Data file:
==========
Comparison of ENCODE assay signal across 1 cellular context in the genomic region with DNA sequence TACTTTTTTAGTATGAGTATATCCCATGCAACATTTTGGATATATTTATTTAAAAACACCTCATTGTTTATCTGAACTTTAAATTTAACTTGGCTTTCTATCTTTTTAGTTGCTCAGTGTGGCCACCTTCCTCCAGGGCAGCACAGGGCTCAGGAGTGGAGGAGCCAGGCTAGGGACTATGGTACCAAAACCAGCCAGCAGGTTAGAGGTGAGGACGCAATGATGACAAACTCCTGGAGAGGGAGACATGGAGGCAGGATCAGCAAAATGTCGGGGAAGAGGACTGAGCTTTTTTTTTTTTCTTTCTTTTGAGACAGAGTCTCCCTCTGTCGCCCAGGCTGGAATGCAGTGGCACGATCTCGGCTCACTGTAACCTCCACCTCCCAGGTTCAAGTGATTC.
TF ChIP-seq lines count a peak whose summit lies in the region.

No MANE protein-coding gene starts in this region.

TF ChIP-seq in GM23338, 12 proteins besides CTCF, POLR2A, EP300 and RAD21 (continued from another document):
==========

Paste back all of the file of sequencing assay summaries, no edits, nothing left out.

Comparison of ENCODE assay signal across 1 cellular context in the genomic region with DNA sequence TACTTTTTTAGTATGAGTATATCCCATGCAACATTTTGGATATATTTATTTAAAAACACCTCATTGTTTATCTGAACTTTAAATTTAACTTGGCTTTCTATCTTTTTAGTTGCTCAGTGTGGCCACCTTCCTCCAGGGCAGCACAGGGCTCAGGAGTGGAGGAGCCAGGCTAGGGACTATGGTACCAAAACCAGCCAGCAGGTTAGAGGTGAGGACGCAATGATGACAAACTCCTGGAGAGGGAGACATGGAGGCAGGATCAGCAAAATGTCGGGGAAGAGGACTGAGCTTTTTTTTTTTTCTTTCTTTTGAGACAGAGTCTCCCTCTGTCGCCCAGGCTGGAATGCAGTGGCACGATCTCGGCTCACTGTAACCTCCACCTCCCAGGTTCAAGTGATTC.
TF ChIP-seq lines count a peak whose summit lies in the region.

No MANE protein-coding gene starts in this region.

TF ChIP-seq in GM23338, 12 proteins besides CTCF, POLR2A, EP300 and RAD21 (continued from another document):